Maria Haley, executive director of the Arkansas Economic Development Commission, died Tuesday night from a brain aneurysm she suffered Friday. She was 70.
A spokesperson for UAMS confirmed her passing, which occurred around 8:45 pm.
Haley, appointed by Beebe following his 2006 election as Governor, directed an agency with more than 100 employees, and came to the state with extensive national and international experience.
She was born in the Philippines, and educated in India, Pakistan, France and Spain. Her work experience included senior director for Asia with the Kissinger McLarty Associates (2001-2007); board member with the Export-Import Bank of the United States (1994-1999); special assistant in the Presidential Personnel Office at the White House (January 1993-October 1994); and advisor to Philippine President Gloria Arroyo (2001-2002).
Haley was an official of the Arkansas Industrial Development Commission from 1979 to 1992. She was in charge of the Arkansas overseas offices in Brussels, Tokyo and Taipei. She coordinated then Gov. Bill Clinton’s trade and investment missions overseas and was staff advisor to the governor on trade at the National Governors’ Association. You can read her official biography at this link.
During Haley’s tenure at AEDC, Arkansas landed major projects including Graphic Packaging (Fort Smith) Hewlett-Packard (Conway), LM Windpower (Little Rock), Mars (Fort Smith), Mitsubishi (Fort Smith) and Nordex (Jonesboro). There were also significant expansion projects secured under her direction from companies like Dassault Falcon Jet (Little Rock), Georgia-Pacific (Crossett), Golden Living (Fort Smith) Saint-Gobain (Saline County), Southwest Power Pool (Little Rock) and Windstream Corp. (Little Rock). Under her leadership, there were scores of other projects too numerous to list.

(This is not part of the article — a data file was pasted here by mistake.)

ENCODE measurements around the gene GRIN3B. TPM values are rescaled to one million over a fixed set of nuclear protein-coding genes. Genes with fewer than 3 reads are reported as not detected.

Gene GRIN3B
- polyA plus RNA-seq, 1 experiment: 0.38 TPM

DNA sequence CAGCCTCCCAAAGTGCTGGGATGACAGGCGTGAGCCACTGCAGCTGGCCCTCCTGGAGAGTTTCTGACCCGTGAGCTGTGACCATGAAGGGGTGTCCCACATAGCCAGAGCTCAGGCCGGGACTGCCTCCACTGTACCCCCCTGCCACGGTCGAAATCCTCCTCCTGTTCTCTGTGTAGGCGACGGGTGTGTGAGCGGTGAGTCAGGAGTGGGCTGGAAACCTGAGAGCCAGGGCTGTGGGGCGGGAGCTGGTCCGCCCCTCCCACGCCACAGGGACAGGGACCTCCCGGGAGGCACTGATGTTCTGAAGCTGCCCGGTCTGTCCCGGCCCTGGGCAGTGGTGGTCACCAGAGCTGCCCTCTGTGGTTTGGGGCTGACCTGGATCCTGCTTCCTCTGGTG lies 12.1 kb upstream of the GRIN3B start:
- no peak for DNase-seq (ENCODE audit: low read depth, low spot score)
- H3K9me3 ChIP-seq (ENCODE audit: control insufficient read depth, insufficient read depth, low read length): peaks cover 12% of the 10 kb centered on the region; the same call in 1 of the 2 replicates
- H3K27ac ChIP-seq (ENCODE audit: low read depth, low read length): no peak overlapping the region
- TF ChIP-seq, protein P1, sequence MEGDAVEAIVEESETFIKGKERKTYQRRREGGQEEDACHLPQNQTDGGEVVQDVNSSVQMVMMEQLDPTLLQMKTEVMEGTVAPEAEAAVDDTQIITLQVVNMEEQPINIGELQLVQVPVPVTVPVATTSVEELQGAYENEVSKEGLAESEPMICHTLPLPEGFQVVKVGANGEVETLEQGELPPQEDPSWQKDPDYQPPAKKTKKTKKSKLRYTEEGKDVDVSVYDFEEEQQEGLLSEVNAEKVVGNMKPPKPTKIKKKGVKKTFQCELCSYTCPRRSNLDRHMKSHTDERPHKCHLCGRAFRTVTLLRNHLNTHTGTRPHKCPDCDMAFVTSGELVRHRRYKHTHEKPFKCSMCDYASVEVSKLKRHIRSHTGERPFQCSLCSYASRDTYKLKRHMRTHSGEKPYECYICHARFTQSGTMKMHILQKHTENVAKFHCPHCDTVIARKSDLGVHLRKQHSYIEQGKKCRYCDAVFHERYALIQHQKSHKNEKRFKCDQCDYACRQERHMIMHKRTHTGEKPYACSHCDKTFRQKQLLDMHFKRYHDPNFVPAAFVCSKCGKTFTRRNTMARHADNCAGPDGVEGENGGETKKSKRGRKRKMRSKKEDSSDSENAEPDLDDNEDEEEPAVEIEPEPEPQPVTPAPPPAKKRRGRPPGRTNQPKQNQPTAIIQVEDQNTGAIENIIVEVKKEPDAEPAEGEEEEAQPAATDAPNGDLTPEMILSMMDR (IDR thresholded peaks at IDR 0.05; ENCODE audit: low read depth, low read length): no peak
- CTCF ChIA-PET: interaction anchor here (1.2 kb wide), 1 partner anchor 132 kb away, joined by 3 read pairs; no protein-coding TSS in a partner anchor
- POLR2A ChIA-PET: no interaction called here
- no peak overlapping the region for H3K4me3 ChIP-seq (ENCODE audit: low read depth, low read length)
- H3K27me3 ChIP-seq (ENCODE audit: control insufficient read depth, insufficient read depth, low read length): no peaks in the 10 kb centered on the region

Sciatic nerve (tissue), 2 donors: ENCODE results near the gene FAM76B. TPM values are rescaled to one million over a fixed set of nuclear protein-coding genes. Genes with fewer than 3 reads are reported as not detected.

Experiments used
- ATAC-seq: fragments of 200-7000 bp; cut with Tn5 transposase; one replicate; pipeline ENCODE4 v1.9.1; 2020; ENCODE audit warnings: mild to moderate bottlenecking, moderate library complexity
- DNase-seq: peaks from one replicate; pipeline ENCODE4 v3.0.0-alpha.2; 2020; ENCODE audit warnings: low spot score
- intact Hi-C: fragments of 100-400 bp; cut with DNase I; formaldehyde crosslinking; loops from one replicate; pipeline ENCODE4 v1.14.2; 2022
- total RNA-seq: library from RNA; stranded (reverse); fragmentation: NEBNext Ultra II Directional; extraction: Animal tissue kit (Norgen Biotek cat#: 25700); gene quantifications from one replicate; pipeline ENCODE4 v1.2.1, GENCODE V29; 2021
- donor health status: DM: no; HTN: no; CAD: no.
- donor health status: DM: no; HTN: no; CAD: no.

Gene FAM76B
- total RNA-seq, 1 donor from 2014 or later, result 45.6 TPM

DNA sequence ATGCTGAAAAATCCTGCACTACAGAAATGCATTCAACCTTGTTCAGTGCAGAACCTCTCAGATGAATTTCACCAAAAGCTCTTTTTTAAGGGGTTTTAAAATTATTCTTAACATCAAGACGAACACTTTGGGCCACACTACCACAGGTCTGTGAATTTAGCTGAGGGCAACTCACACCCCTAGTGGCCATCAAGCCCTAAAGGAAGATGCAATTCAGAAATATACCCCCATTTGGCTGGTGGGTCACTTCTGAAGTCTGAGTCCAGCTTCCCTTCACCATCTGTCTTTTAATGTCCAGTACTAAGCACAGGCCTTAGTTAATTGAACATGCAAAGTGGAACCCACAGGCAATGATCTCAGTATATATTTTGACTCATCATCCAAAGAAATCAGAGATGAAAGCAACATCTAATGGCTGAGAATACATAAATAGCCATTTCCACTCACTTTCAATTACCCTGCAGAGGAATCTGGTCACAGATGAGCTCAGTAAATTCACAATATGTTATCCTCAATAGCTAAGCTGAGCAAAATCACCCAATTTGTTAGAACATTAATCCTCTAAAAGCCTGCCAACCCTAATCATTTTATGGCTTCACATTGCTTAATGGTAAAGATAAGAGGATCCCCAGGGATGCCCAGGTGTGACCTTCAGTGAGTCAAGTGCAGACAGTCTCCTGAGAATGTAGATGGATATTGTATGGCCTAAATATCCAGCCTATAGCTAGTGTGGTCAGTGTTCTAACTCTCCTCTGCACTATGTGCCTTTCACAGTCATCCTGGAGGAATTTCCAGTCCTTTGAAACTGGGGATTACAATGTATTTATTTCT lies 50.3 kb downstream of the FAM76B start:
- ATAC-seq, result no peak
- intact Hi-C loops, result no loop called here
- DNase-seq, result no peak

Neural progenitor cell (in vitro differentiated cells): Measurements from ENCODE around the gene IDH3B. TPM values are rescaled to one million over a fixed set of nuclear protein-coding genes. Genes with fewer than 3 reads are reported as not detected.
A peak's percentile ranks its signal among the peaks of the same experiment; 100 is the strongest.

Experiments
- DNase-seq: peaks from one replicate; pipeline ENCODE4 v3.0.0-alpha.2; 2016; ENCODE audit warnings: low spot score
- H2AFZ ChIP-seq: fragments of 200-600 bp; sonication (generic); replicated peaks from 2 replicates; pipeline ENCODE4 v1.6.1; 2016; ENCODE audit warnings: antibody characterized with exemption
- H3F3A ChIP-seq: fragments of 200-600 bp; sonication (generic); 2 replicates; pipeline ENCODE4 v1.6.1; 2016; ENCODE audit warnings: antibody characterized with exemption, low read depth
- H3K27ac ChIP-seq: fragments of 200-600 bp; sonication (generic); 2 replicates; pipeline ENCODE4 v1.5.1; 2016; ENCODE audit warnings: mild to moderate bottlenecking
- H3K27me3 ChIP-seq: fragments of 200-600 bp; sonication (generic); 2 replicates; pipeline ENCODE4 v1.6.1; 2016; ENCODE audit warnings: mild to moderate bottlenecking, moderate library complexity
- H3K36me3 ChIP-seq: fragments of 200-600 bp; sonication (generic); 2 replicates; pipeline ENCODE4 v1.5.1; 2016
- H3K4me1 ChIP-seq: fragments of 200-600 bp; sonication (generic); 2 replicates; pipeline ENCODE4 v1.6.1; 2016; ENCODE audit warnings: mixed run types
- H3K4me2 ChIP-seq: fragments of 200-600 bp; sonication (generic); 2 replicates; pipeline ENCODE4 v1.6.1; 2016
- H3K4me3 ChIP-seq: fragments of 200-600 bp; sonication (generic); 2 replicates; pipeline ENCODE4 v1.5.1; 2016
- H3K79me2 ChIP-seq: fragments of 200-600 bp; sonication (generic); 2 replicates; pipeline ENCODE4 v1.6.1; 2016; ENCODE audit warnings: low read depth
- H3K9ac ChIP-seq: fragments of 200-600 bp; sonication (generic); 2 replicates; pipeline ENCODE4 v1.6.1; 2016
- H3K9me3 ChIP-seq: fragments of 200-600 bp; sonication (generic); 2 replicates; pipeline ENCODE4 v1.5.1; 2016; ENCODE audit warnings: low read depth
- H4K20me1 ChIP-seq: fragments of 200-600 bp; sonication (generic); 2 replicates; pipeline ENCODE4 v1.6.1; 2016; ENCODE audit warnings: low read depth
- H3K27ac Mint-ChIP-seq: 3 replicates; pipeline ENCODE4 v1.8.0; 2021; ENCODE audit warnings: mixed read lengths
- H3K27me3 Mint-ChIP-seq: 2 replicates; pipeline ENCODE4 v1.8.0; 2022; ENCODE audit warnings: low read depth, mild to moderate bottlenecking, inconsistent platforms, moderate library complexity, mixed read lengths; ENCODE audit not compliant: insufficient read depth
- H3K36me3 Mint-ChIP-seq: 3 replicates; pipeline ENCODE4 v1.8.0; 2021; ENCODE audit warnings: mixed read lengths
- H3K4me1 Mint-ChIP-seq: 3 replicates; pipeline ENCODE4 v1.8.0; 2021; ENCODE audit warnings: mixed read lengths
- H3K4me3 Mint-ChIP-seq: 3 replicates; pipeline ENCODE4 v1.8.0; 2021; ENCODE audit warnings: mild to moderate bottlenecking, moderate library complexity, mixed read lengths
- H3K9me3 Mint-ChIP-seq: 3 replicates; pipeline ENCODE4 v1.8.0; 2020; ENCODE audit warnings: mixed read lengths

Just two weeks ago, Haley appeared on Talk Business following a speech she made to the state’s economic developers. Haley described how Arkansas economic leaders were battling the recession in their efforts to recruit jobs to the state. You can watch her interview at the bottom of this post.
‘ABSOLUTELY THE BEST DIRECTOR’
Paul Harvel, president and CEO of the Fort Smith Regional Chamber of Commerce and former member of the Arkansas Economic Development Commission, said Haley’s passing is painful professionally and personally.
“I have never been more saddened in my life than I am right now. She is absolutely one of the best friends Fort Smith has ever had. I am heartbroken right now,” said Harvel, who also served 21 years as head of the Greater Little Rock Chamber of Commerce. “She was a key ingredient for what we wanted to do in Fort Smith.”
Harvel said Haley was a “friend to Fort Smith” long before she was the AEDC chief. He said she helped then Fort Smith-based Baldor Electric Co. to expand sales and operations in Asian markets. During a large trade show, Haley worked a Baldor booth while Baldor employees were making sales calls.
“John McFarland (former Baldor chairman and president) has said and will tell you today that she was important for the company in that part of the world,” Harvel said. “And I will tell you that is just one of many examples where she helped Fort Smith and helped Arkansas.”
However, Harvel stressed several times in the interview that it’s more than just about economic development. He has known Haley since 1986, and during his two years as president of the Arkansas Chamber of Commerce, Harvel held the first reception for Haley after she was named AEDC director.
“Barbara (Harvel’s wife) and I are just absolutely devastated, because Maria was our personal friend,” Harvel said.